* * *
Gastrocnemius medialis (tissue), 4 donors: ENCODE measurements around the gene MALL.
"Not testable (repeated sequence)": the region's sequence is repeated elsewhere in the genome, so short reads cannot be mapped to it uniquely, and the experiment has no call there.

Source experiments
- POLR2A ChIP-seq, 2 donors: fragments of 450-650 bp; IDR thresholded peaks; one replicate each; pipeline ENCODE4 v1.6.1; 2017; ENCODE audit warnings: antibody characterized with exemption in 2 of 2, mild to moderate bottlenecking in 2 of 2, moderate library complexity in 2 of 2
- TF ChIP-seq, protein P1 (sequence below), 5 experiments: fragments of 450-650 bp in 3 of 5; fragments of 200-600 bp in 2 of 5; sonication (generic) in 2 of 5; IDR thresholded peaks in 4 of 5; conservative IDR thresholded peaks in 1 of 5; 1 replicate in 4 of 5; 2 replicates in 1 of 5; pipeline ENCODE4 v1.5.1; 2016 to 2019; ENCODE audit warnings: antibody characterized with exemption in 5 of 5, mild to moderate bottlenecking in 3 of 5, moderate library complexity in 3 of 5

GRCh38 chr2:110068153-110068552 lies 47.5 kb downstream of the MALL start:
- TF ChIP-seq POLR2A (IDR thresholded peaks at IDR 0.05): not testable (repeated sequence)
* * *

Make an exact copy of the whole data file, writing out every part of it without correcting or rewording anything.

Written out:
Gastrocnemius medialis (tissue), 4 donors: ENCODE measurements around the gene MALL.
"Not testable (repeated sequence)": the region's sequence is repeated elsewhere in the genome, so short reads cannot be mapped to it uniquely, and the experiment has no call there.

Source experiments
- POLR2A ChIP-seq, 2 donors: fragments of 450-650 bp; IDR thresholded peaks; one replicate each; pipeline ENCODE4 v1.6.1; 2017; ENCODE audit warnings: antibody characterized with exemption in 2 of 2, mild to moderate bottlenecking in 2 of 2, moderate library complexity in 2 of 2
- TF ChIP-seq, protein P1 (sequence below), 5 experiments: fragments of 450-650 bp in 3 of 5; fragments of 200-600 bp in 2 of 5; sonication (generic) in 2 of 5; IDR thresholded peaks in 4 of 5; conservative IDR thresholded peaks in 1 of 5; 1 replicate in 4 of 5; 2 replicates in 1 of 5; pipeline ENCODE4 v1.5.1; 2016 to 2019; ENCODE audit warnings: antibody characterized with exemption in 5 of 5, mild to moderate bottlenecking in 3 of 5, moderate library complexity in 3 of 5

GRCh38 chr2:110068153-110068552 lies 47.5 kb downstream of the MALL start:
- TF ChIP-seq POLR2A (IDR thresholded peaks at IDR 0.05): not testable (repeated sequence)